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THE INVESTOR

Shareholders

Chaebol’s governance restructuring hangs in balance

  • PUBLISHED :February 19, 2017 - 16:06
  • UPDATED :February 19, 2017 - 16:06
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[THE INVESTOR] South Korea’s key conglomerates are expected to closely watch the National Assembly’s move this week over whether lawmakers would pass pending bills to limit their ownership in the course of governance restructuring.

In light of the arrest of Samsung’s de facto leader Lee Jae-yong by the special prosecution over charges including bribery, hiding assets overseas and perjury, opposition lawmakers are pushing hard to pass the “economic democracy” bills that aim to restrict chaebol owners’ control over affiliates.




The conglomerates have been moving to break the chain of circular shareholding amid heightened calls for transparent governance in recent years. Many of them have been creating a holding company structure to simplify the chain in a way that can also strengthen the leader’s control.

The companies, however, are facing a double whammy as the opposition-led Assembly has also introduced a series of bills to revise laws to tighten the process of creating holding companies.

The bills include a Commercial Law revision, proposed by Rep. Park Yong-jin of the Democratic Party of Korea, which aims to prevent a newly-formed entity from offering new shares owned by a separated company in the case of a spinoff. The bill seeks to ban corporate owners from getting voting rights through stocks they receive from new entities.

Samsung for one, is to be hit the hardest in pursuing a holding company structure if lawmakers grant greenlight to the revision bill at the National Assembly’s plenary sessions scheduled on Thursday and March 2.

Samsung Electronics had announced in November that it would split the tech giant into a holding company and an operating unit within six months. Observers said doing so would strengthen Lee’s management control with more voting rights from a new company going to Lee, under the current law.

The revision bill, however, would force Lee to additionally buy higher stakes at Samsung Electronics if he wants more control, but the tech giant’s market cap currently sits at 266.3 trillion won ($231.5 billion), as of Friday, which makes it quite costly for Lee.

“Considering political situations, it is difficult for Samsung Electronics to push the split in February or March,” said Yoon Tae-ho, an analyst at Korea Investment & Securities

“The best scenario for Samsung is for the Commercial Law revision bill to be voted down at the Assembly and the company pushes the governance restructuring at the end of a presidential election, maybe in May.”

In South Korea, the next presidential election is likely to be advanced to May from its usual December this year, as the Constitutional Court is expected to rule on the fate of disgraced President Park Geun-hye in March, following her parliamentary impeachment sparked by the influence-peddling scandal involving her confidante Choi Soon-sil.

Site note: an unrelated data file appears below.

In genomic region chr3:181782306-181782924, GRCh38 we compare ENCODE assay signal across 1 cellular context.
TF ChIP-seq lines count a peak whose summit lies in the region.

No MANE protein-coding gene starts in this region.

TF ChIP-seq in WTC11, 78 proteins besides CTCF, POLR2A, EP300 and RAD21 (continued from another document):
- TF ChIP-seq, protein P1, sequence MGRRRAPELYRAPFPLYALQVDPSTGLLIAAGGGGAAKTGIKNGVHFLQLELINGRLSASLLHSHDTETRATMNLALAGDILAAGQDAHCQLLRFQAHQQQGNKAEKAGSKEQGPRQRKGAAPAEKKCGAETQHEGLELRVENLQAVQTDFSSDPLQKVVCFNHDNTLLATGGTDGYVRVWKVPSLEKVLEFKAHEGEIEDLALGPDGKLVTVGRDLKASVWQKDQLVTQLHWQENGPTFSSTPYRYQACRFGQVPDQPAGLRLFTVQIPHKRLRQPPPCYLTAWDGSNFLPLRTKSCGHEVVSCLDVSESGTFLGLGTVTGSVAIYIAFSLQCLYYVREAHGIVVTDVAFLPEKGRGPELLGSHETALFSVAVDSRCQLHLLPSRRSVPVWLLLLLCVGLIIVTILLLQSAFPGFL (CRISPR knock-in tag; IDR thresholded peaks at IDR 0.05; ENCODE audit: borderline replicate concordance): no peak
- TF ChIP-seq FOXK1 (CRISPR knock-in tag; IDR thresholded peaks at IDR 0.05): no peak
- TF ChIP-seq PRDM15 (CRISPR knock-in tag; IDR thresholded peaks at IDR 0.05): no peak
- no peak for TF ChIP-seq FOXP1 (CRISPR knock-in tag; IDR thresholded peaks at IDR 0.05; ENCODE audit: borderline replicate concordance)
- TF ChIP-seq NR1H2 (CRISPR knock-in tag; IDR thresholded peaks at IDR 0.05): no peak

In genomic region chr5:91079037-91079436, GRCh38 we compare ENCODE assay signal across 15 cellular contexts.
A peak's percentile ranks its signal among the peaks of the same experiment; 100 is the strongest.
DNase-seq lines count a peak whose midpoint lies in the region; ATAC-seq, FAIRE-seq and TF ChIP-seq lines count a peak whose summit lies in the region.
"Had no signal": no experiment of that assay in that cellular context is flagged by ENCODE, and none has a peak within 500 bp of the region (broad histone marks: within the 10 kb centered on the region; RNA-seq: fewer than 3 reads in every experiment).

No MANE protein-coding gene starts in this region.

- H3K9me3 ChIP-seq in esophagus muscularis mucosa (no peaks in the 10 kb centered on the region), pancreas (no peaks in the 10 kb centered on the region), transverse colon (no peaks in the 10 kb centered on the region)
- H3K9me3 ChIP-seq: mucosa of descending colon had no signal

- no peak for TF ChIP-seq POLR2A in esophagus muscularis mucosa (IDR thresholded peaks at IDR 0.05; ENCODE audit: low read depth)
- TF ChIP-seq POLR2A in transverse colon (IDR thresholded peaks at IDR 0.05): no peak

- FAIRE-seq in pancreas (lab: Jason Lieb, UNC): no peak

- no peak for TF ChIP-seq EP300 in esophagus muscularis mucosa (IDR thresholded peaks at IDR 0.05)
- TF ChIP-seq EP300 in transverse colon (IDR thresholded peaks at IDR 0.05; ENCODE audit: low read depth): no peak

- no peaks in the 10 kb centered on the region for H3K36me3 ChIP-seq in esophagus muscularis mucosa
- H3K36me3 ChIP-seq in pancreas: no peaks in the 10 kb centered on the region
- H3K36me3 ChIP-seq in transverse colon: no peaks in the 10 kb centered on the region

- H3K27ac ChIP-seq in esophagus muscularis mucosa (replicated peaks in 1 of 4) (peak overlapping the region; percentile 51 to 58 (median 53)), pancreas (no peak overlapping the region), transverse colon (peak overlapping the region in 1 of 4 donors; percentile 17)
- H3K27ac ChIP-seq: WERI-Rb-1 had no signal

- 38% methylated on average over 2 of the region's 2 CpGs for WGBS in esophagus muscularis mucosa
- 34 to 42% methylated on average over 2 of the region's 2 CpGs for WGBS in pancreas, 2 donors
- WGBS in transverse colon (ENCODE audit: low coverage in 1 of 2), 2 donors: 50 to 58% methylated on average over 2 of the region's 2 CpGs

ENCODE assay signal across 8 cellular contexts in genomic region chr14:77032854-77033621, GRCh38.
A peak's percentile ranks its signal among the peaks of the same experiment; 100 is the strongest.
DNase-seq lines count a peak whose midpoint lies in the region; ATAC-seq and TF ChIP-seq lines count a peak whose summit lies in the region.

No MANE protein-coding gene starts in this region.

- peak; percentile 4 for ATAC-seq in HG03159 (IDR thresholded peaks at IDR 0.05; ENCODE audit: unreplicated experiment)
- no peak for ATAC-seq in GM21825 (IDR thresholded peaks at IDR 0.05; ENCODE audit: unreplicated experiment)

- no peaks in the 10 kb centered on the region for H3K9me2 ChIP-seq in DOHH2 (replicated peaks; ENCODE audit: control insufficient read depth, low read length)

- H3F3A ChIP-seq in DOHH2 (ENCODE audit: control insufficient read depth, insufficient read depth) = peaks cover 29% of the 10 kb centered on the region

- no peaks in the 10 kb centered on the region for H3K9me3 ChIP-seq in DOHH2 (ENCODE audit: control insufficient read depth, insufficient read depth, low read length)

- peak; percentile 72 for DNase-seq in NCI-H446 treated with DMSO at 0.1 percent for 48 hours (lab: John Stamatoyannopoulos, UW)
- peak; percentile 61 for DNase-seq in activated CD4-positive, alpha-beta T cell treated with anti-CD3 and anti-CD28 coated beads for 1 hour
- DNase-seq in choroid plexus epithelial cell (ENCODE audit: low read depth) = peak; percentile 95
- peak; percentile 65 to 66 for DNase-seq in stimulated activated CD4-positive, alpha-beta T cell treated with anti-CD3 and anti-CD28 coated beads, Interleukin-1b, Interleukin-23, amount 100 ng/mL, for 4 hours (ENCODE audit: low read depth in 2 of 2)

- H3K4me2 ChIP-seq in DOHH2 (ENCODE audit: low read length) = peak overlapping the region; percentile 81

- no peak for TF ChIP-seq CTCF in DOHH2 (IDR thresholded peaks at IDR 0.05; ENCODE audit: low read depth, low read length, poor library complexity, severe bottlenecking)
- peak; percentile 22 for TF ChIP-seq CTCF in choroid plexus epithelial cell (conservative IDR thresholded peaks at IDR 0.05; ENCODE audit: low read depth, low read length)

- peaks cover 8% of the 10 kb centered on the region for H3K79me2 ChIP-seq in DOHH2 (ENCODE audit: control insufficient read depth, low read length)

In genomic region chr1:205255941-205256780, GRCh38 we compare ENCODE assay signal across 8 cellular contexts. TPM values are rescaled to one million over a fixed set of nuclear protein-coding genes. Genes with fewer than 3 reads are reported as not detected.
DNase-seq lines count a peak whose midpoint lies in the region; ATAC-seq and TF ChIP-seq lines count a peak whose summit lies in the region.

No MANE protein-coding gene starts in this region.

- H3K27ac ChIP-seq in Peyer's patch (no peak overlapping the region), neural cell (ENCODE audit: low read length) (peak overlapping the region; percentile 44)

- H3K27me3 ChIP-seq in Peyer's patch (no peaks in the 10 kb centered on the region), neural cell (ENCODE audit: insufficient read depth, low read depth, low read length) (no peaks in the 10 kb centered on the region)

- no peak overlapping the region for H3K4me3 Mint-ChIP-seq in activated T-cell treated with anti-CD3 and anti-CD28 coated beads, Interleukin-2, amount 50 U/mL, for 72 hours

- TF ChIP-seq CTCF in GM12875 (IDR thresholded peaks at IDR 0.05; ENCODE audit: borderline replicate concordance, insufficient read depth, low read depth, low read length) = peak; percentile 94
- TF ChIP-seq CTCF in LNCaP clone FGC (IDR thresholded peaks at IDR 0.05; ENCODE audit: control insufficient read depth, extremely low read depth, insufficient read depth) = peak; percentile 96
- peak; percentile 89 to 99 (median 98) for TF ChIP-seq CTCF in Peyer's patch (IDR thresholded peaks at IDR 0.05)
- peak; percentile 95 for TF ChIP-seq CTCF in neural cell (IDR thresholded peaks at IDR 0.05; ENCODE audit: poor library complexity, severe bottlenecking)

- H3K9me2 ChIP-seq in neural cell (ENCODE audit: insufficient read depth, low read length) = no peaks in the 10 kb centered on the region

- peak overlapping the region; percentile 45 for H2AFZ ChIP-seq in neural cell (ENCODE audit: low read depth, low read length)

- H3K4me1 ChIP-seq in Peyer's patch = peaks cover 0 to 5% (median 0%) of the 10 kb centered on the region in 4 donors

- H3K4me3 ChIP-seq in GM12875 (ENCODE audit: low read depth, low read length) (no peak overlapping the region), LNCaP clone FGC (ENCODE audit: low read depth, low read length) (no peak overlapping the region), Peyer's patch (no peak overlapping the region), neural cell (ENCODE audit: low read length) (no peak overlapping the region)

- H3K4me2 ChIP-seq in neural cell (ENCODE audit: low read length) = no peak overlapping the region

Meanwhile, retail and snack food giant Lotte Group plans to split and merge its four affiliates including Lotte Shopping, Lotte Confectionery, Lotte Chilsung and Lotte Food.

Market watchers say the group is less vulnerable than Samsung to a law revision but can be somewhat affected.

Lotte, for the time being, is likely to split each affiliate into investment and operating companies, and merge investment entities into a holding firm. In doing so, Lotte can seek to enhance Chairman Shin Dong-bin’s management control while weakening the circular shareholding chains.

As Shin and his elder brother Shin Dong-joo, former vice chairman of Lotte Holdings in Japan, hold a similar portion of shares in Lotte affiliates, spinning off Lotte’s core subsidiaries will rarely affect their control over the group, Yoon said.

For Lotte, scaling up Shin Dong-bin’s control over the group to a stronger level than that of Dong-joo will be the core issue in Lotte’s transition to a holding company structure, he noted.

The nation’s largest shipbuilder Hyundai Heavy Industries also announced last month to split the company into six units and turn one of them, tentatively named Hyundai Robotics, into a holding company.

At the upcoming shareholders’ meeting on Feb. 27, the company plans to get an approval for its plan to split in April and relist the holding company on the bourse in May. This is to break the circular shareholding structure among Hyundai Heavy Industries, Hyundai Samho Heavy Industries and Hyundai Mipo Dockyard.

If the National Assembly passes a Fair Trade Act revision bill which would force corporate owners to mandatorily sell their stocks in the affiliates prior to the spinoff, the control of Chung Mong-joon, who has a 10.2 percent controlling stake in Hyundai Heavy Industries, will be weakened, said Lee Sang-hyeon, an analyst at Hi Investment & Securities.

“Considering the power transition from Chung Mong-joon to his eldest son Chung Ki-sun (senior vice president of Hyundai Heavy Industries), Chung’s grip will be further weakened,” Lee said.

Hyundai Motor Group has a similar structure to that of Hyudnai Heavy Industries. The automaker’s governance structure is circular, starting from Hyundai Mobis to Hyundai Motor to Kia Motors and back to Hyundai Mobis.

Although the automaker did not announce any plan for a transition into a holding company, some raise the possibility, reports said. 

By Kim Yoon-mi/The Korea Herald (yoonmi@heraldcorp.com)
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